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Protect Your Family from Antibiotic-Resistance

  • Category: General Health
  • Posted On:
  • Written By: Matt Gougler

Kids are heading back to school soon, which means the lazy days of summer will be replaced by the too-much-to-do days of the academic year. It also means that your offspring's odds of encountering germs will rise significantly, potentially resulting in a bacterial infection.

While we'd all prefer to avoid illnesses of any kind, those caused by bacteria have become increasingly difficult to treat in recent years. The reason is rooted in antibiotics. Antibiotics first began to be used widely in the 1940s and proved to be extremely effective. With each passing decade, not only did antibiotic use soar skyward, but this medication often was prescribed inappropriately—such as for treating the common cold—which is caused by a virus, not bacteria.

As a result of the rampant overuse of antibiotics, many forms of bacteria have become resistant to antibiotic treatment and have morphed into "superbugs" that can be fatal. In fact, annually in America, at least 2-million people get infected with antibiotic-resistant bacteria, and at least 23,000 die each year as a result.

Antibiotic-resistant bacteria are a serious health threat worldwide, and that's why ATRIO Health Plans is sharing steps you can take to help keep superbugs at bay.

Take a Stand Against Superbugs

Infectious disease doctors make the following recommendations:

  • Reduce risks of hospitalization—As counterintuitive as it sounds, the vast majority of antibiotic-resistant bugs are contracted by hospitalized patients. While hospitalization often is unavoidable, the goal is to pursue a healthy lifestyle and thus reduce the likelihood of hospitalization. Additionally, keep your home and workspace clean. Proper food preparation also is important; carefully wash all fruits as well as vegetables, and be mindful of not undercooking meat, poultry, seafood, and eggs.
  • Wash hands religiously—While it's the opposite of high-tech, washing your hands vigorously and consistently is among the most effective weapons against antibiotic-resistant bacteria. Wash your hands before: preparing food; eating food; caring for someone who's ill; treating a wound.

Wash your hands after: preparing food; using the restroom; changing a diaper; blowing your nose, coughing, or sneezing; touching an animal, animal feed, or animal waste; handling pet food or treats; touching garbage.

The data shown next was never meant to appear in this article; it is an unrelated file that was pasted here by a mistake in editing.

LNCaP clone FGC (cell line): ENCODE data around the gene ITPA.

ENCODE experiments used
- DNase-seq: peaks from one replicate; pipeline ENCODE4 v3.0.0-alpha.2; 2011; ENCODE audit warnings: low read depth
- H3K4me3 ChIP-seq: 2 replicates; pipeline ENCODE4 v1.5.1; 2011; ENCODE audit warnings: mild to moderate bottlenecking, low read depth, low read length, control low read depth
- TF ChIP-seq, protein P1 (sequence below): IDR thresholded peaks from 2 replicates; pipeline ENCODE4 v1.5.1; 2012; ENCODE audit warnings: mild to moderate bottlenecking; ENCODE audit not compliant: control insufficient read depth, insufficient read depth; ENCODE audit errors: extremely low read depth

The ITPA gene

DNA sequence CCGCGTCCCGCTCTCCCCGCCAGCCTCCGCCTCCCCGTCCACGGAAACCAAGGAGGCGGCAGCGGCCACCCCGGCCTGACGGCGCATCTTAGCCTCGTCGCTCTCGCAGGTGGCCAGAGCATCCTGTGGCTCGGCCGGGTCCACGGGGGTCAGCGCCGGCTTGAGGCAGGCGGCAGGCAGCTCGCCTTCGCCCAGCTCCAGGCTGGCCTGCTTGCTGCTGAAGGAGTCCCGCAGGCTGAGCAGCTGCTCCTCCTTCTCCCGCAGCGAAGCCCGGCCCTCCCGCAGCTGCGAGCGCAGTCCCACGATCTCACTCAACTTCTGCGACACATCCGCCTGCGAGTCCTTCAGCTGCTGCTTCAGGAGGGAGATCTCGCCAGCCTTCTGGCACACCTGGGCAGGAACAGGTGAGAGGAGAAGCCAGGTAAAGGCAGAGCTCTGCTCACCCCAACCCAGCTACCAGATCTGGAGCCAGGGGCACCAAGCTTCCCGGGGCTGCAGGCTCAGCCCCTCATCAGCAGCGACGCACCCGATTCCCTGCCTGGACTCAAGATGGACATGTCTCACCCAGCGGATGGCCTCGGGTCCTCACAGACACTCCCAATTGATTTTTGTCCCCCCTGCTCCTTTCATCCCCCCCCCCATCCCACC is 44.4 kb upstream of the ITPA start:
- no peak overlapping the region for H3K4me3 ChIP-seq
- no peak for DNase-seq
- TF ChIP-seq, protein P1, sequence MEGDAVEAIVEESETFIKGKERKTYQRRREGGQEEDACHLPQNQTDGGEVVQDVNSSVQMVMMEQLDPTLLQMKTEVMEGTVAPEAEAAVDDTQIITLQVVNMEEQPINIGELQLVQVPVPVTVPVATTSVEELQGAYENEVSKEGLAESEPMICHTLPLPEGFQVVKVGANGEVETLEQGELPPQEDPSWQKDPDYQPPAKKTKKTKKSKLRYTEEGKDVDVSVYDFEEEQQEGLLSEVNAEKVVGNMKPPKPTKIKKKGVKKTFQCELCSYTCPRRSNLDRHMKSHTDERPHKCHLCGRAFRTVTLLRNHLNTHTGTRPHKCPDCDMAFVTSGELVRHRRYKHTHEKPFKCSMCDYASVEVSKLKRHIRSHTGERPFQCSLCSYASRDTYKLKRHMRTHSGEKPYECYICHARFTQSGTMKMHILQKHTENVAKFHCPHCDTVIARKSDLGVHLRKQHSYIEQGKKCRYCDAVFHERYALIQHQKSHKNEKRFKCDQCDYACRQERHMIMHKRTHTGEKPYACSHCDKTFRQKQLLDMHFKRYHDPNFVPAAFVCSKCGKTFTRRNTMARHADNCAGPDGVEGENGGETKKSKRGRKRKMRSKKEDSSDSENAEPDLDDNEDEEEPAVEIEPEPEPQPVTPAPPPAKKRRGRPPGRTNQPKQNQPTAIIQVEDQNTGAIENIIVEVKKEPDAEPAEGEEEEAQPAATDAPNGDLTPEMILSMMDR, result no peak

Also, if you're a patient, you absolutely have the right to ask your healthcare providers if they've washed their hands prior to entering the room.

  • Opt for a flu shot—Not only is contracting influenza unpleasant in and of itself, but it also increases your risk of acquiring an antibiotic-resistant bacterium, such as community-acquired MRSA (methicillin-resistant Staphylococcus aureus) which can be fatal. Prevention is key, and a flu shot is the most effective form of prevention.
  • Don't automatically ask for or accept antibiotics—Superbugs emerged because physicians have overprescribed antibiotics, often acquiescing to patients' demands for the medication that weren't warranted. So, don't be that person. Also, if you're prescribed an antibiotic, ask your healthcare provider to explain which bacterium is being treated and if the only option is an antibiotic.
  • Be vigilant for hospitalized loved ones—Hospitals are the most prevalent source of antibiotic-resistant bacteria, and these superbugs are primarily spread through tubes inserted in the body, such as catheters. If a loved one is hospitalized, serve as his or her advocate by asking care-team members if a catheter—or any other tube—is still necessary.

There's no question that antibiotics have saved countless lives, but these drugs have been abused, and we have the superbugs to prove it. If we all follow the experts' recommendations, we can stem the antibiotic-resistance tide.